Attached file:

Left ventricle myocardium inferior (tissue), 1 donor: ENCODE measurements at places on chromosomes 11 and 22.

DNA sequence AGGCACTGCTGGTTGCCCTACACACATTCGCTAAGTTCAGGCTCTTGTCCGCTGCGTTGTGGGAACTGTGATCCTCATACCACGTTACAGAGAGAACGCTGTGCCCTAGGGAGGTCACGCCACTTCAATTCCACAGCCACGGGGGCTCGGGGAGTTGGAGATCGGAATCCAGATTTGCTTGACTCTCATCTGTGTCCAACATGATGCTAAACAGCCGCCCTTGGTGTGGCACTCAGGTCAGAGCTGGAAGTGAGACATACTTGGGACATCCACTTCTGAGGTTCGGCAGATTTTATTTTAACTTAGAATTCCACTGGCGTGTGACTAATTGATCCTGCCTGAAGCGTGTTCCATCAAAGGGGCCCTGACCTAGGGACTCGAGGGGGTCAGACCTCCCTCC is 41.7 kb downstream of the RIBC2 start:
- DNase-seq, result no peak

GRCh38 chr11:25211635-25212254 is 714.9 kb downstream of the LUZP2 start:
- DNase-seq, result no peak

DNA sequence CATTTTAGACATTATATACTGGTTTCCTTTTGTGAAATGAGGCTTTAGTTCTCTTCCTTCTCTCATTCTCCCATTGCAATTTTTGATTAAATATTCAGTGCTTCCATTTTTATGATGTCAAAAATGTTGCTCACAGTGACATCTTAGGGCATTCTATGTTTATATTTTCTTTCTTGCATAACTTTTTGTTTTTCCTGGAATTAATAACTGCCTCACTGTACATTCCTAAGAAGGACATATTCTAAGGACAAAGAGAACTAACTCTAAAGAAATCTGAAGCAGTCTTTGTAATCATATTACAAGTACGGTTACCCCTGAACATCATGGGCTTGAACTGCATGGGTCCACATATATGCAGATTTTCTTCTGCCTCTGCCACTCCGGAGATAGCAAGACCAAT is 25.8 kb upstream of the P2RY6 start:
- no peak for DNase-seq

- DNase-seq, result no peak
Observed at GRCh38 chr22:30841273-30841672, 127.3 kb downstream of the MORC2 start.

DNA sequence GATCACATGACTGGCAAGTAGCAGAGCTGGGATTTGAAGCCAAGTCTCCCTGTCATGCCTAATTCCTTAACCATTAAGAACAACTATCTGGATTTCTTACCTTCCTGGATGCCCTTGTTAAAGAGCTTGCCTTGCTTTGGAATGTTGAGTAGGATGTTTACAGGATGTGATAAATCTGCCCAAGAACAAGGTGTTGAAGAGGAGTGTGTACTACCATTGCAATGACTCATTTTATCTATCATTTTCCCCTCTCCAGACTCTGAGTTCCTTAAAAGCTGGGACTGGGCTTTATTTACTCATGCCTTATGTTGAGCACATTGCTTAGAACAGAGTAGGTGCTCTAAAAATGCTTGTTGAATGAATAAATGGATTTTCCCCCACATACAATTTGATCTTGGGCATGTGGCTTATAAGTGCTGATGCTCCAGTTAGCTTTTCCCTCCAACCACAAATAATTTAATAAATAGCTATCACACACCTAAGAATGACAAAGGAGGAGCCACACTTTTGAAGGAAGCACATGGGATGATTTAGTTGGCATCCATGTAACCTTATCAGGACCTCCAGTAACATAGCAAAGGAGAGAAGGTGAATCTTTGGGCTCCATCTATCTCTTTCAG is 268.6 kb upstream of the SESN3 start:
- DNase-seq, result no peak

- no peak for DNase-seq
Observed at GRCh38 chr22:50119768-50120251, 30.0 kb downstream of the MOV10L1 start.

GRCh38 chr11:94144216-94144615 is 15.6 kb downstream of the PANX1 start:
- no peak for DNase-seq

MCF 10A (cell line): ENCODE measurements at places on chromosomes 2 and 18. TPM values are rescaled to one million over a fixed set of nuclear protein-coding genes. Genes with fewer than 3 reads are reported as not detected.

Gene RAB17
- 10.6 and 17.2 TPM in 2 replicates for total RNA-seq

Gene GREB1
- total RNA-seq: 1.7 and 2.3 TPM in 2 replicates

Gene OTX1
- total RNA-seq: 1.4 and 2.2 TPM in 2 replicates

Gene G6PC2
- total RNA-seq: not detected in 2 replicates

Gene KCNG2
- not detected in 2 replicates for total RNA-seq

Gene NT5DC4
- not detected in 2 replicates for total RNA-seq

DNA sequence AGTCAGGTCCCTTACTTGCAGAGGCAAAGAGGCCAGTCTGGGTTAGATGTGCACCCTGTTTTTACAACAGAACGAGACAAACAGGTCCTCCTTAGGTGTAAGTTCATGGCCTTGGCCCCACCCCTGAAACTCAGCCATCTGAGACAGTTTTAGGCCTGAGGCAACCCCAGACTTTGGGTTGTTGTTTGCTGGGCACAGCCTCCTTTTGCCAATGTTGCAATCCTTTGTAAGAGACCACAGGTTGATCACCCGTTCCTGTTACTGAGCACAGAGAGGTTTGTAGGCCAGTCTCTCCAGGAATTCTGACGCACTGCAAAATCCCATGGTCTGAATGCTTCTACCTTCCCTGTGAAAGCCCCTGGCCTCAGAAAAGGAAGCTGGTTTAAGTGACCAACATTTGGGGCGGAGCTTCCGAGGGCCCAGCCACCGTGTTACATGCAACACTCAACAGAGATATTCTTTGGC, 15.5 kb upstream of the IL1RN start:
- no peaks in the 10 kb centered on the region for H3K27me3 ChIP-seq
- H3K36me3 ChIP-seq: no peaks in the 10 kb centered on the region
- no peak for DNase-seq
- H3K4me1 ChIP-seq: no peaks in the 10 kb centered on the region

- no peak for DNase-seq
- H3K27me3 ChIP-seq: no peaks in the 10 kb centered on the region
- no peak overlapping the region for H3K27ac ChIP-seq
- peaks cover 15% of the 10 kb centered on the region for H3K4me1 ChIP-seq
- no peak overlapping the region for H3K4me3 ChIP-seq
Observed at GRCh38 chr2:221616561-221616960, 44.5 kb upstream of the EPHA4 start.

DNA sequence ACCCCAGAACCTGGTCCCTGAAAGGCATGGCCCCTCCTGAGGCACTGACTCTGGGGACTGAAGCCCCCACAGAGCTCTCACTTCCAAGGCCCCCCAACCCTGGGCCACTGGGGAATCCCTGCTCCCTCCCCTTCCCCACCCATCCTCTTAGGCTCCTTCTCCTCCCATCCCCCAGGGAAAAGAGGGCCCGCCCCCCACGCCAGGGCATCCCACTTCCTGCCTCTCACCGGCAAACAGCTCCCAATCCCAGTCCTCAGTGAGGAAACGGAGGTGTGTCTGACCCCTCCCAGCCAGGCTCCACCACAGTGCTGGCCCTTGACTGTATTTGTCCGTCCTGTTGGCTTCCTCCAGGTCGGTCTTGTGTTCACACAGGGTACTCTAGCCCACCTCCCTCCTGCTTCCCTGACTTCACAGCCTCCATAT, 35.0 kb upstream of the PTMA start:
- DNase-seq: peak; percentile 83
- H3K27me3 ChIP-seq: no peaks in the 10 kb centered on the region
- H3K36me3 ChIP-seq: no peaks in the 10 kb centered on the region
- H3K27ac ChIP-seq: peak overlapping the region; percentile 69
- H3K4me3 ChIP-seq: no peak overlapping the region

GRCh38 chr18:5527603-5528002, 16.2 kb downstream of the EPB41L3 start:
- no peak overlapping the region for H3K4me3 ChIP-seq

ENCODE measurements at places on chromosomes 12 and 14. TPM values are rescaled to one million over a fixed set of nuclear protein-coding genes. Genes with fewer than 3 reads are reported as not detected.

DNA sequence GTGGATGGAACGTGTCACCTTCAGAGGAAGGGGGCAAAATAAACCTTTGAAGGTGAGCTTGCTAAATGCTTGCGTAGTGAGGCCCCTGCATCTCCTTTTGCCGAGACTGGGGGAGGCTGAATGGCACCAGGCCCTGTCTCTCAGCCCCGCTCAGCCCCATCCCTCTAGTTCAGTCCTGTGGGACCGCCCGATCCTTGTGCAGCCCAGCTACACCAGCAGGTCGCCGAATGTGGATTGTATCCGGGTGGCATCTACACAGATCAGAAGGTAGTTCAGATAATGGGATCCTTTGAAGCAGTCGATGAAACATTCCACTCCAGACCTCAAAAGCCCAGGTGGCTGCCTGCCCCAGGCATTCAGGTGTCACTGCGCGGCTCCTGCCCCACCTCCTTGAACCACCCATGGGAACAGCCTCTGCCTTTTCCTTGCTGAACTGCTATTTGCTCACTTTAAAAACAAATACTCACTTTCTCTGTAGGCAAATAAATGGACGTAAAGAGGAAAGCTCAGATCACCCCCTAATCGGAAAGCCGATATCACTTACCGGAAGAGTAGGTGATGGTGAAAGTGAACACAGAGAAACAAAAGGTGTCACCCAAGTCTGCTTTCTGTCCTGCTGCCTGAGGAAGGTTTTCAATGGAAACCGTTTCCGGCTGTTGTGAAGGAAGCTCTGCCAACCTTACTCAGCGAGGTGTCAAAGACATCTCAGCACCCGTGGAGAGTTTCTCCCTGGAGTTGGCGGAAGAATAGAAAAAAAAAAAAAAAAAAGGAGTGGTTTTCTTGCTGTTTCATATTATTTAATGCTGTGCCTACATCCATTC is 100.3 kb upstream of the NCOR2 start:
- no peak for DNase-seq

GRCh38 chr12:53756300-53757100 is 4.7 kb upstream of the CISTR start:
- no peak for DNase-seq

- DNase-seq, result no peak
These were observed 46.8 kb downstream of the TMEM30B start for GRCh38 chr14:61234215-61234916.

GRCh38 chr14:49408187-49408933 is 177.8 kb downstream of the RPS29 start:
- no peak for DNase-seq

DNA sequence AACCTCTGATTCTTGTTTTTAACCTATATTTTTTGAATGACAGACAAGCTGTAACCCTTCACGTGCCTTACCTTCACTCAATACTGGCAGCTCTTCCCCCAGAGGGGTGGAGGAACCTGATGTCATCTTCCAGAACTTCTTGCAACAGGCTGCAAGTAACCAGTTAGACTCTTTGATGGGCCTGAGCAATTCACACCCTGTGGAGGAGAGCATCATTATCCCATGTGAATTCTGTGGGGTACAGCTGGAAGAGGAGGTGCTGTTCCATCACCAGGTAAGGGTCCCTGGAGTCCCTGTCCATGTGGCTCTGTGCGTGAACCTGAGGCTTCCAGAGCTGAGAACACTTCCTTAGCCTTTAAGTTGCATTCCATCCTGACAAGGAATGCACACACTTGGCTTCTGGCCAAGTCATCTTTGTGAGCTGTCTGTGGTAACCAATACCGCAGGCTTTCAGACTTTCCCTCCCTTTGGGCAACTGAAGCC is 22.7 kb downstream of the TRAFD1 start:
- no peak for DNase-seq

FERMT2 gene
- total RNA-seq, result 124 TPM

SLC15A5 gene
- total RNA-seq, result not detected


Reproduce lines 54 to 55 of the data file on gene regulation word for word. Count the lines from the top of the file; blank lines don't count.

These were observed 46.8 kb downstream of the TMEM30B start for GRCh38 chr14:61234215-61234916.

GRCh38 chr14:49408187-49408933 is 177.8 kb downstream of the RPS29 start: